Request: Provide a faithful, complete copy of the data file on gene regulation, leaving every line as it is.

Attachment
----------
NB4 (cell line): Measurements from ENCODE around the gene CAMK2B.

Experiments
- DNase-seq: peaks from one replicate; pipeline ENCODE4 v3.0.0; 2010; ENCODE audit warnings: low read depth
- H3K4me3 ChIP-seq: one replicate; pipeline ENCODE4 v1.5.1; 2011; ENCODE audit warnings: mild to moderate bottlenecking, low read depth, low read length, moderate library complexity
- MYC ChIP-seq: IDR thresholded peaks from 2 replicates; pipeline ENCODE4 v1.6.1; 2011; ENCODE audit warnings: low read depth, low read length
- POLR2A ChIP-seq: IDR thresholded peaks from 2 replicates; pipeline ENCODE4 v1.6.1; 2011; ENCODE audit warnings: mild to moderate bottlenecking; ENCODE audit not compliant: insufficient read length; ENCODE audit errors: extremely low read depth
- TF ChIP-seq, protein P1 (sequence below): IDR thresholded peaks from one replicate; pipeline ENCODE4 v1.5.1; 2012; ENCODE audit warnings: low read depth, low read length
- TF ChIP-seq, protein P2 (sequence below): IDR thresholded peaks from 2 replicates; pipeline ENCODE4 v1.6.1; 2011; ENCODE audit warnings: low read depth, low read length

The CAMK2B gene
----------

NB4 (cell line): Measurements from ENCODE around the gene CAMK2B.

Experiments
- DNase-seq: peaks from one replicate; pipeline ENCODE4 v3.0.0; 2010; ENCODE audit warnings: low read depth
- H3K4me3 ChIP-seq: one replicate; pipeline ENCODE4 v1.5.1; 2011; ENCODE audit warnings: mild to moderate bottlenecking, low read depth, low read length, moderate library complexity
- MYC ChIP-seq: IDR thresholded peaks from 2 replicates; pipeline ENCODE4 v1.6.1; 2011; ENCODE audit warnings: low read depth, low read length
- POLR2A ChIP-seq: IDR thresholded peaks from 2 replicates; pipeline ENCODE4 v1.6.1; 2011; ENCODE audit warnings: mild to moderate bottlenecking; ENCODE audit not compliant: insufficient read length; ENCODE audit errors: extremely low read depth
- TF ChIP-seq, protein P1 (sequence below): IDR thresholded peaks from one replicate; pipeline ENCODE4 v1.5.1; 2012; ENCODE audit warnings: low read depth, low read length
- TF ChIP-seq, protein P2 (sequence below): IDR thresholded peaks from 2 replicates; pipeline ENCODE4 v1.6.1; 2011; ENCODE audit warnings: low read depth, low read length

The CAMK2B gene